The power of six

Sca­nia comes up with a smart in­line num­ber

Herald Sun - Motoring - - Working Wheels -

CAR buy­ers might be mov­ing away from big six-cylin­der en­gines but they are still a favourite among truck driv­ers.

Sca­nia is prob­a­bly best known for its head­line V8 hero engine but its range of six-pot units gets the bulk of the work done.

The com­pany has just re­leased a mod­u­lar in­line six in Aus­tralia and Cars­guide has man­aged to give it a work­out on a test run.

This new six-cylin­der engine, along with a new five­cylin­der, now cleans up its emis­sions with se­lec­tive cat­alytic re­duc­tion (SCR), us­ing AdBlue diesel ex­haust treat­ment fluid.

Sca­nia be­lieved SCR was only needed for its V8s, which tend to run hot­ter, at high speeds with heavy loads, and felt ex­haust gas re­cir­cu­la­tion (EGR) did the job on its five­and six-cylin­der units. It has con­cluded SCR is the best so­lu­tion for all its en­gines.

The new en­gines get the lat­est SCR tech­nol­ogy, with re­vised AdBlue in­jec­tors for bet­ter con­trol and im­proved re­li­a­bil­ity. The good news for my test drive pas­sen­ger and me is that the new engine is also avail­able with Sca­nia’s twope­dal Op­ti­cruise 14-speed au­to­mated trans­mis­sion, which means no gear crunch­ing on my be­half.

This is the next step along from the three-pedal au­to­mated trans­mis­sion, which would re­quire clutch use only when you get started and come to a halt.

I don’t think I’mthe only one who got caught out by this older sys­tem, as it was easy to for­get the clutch was needed when pulling up at traf­fic lights be­cause it isn’t needed for gear changes.

Our test truck is the small and low-rid­ing P-Se­ries cab, which is send­ing power through one axle. The engine is the 324kW (440hp) ver­sion of the 12.7-litre six with 2300Nm of torque and is the most pow­er­ful engine avail­able for the P-Se­ries cab.

The 12.7L is also avail­able in power out­puts run­ning from 265kW (360hp) through to 353kW (480hp) al­though the high­est rated engine is only avail­able with larger cab mod­els.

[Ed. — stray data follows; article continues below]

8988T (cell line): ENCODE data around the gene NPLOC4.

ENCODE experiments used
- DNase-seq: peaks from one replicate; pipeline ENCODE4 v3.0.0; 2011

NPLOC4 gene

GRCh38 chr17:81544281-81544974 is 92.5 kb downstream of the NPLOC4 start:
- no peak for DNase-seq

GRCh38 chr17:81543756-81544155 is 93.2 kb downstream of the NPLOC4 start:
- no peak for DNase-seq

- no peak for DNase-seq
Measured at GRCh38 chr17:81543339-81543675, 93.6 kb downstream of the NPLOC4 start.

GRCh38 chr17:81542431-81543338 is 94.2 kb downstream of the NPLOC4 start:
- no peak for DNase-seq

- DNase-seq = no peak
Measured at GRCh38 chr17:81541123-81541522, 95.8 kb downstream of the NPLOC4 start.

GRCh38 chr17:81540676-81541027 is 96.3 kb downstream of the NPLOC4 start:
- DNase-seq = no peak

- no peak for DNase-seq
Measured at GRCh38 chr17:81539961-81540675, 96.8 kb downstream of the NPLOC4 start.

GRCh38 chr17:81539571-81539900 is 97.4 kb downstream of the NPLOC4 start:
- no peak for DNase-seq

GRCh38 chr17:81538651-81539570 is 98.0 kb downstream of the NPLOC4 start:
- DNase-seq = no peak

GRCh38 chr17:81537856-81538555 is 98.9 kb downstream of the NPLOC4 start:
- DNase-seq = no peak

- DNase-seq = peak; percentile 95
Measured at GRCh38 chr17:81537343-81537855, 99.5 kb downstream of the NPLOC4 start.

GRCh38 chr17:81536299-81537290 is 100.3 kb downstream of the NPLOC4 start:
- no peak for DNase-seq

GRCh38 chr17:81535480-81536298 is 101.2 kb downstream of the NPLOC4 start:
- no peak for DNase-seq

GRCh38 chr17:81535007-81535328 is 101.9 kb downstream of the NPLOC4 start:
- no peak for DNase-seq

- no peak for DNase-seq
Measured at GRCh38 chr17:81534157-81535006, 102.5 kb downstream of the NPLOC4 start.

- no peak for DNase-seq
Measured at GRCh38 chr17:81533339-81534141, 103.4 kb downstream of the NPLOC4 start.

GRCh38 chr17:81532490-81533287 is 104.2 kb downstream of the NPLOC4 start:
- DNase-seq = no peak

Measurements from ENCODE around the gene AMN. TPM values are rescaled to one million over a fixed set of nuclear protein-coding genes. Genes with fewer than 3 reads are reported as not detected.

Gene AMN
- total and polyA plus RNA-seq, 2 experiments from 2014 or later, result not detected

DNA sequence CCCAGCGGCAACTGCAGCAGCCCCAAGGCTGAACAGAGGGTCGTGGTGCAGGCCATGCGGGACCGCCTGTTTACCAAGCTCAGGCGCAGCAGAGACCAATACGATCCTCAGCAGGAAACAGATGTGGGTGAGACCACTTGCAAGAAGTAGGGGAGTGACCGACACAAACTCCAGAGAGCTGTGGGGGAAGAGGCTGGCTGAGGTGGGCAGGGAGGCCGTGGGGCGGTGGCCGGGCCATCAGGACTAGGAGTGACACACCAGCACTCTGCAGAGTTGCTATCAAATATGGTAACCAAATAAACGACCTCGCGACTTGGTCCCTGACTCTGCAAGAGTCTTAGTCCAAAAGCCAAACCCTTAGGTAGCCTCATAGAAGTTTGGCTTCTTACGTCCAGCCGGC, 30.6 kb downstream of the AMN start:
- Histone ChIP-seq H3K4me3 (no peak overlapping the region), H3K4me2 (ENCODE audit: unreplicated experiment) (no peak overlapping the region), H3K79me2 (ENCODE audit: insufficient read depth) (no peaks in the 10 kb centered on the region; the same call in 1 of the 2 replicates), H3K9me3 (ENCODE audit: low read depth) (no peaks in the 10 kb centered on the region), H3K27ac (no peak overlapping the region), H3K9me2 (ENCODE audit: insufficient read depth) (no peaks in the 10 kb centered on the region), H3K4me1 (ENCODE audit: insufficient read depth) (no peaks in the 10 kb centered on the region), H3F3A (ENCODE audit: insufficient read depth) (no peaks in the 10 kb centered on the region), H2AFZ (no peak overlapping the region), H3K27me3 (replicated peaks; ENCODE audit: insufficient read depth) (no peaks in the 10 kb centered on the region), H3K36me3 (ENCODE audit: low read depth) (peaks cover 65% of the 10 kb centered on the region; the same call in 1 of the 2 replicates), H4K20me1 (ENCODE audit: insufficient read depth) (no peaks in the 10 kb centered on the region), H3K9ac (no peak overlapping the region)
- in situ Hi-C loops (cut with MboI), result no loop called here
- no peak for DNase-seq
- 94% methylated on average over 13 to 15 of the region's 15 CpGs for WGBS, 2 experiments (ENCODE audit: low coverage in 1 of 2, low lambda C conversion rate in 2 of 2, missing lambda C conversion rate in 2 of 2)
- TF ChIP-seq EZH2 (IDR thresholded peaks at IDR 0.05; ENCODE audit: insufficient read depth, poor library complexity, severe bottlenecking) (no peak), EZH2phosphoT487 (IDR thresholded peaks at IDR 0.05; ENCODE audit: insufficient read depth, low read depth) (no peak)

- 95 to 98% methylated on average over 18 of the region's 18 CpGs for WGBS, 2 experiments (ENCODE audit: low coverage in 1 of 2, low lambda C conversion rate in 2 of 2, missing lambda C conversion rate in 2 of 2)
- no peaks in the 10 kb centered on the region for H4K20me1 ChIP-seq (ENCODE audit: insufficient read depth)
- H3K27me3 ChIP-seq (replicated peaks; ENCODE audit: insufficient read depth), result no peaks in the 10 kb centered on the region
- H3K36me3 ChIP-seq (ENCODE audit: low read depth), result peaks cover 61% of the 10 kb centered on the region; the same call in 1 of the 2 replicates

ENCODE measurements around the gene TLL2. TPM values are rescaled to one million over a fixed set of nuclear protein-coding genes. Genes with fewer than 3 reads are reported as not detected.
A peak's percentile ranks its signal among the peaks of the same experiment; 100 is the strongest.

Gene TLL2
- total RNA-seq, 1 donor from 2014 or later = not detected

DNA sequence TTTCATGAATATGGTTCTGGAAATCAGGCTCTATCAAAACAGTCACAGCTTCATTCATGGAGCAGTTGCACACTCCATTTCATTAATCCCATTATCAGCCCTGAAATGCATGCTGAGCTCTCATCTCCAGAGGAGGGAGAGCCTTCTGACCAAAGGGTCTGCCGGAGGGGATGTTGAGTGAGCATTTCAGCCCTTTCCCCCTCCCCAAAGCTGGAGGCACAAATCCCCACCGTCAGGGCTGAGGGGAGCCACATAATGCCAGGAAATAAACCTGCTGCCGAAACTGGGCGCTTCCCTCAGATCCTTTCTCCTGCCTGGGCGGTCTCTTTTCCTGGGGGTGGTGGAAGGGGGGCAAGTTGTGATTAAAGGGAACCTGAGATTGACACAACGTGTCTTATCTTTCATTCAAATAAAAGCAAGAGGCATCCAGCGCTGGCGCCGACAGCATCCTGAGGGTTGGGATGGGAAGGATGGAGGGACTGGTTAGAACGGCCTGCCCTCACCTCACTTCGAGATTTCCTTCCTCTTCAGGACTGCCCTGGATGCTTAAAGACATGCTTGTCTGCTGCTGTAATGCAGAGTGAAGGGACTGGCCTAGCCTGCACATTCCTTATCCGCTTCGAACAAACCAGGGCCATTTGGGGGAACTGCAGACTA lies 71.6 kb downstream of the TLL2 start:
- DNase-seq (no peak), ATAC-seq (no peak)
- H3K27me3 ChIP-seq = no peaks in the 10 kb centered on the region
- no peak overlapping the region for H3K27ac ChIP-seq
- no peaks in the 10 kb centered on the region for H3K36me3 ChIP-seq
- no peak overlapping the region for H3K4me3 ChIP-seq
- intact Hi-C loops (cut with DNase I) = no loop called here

Our sin­gle trailer com­bi­na­tion weighs 37 tonnes all up but you wouldn’t think that when it comes to haul­ing up hills. The new SCR en­gines lose noth­ing to the old EGR units and there is plenty of torque low down to ease along, us­ing the least amount of fuel. The gear­box works ex­tremely well left in au­to­matic but switch­ing to man­ual for hilly ter­rain is the best way to keep fuel use down.

Our truck is fit­ted with the driver train­ing ap­pli­ca­tion that rates your changes, an­tic­i­pa­tion and ac­cel­er­a­tor op­er­a­tion. It gives you points for pos­i­tive driv­ing and, though this all sounds a bit silly, it does en­cour­age driv­ers to think about what they are do­ing.

This gear­box runs quite a tall diff ra­tio, which means it chugs along at a rel­a­tively low engine speed of 1400rpm at 100km/h.

Sca­nia has loads of safety gear in­clud­ing the lane de­par­ture warn­ing, a buzzing sound if you move out of your lane. In the­ory it should help a doz­ing driver wake up but if the driver has enough time to avert a crash will need to be seen in the field.

Adap­tive cruise con­trol, which main­tains a safe dis­tance be­tween your truck and ve­hi­cles in front, is avail­able, as is elec­tronic sta­bil­ity con­trol.

There’s cruise con­trol and down­hill cruise con­trol, that brings on the trans­mis­sion re­tarder and engine brake to keep the truck at a set speed down hills with­out us­ing the reg­u­lar brakes.

James Stan­ford

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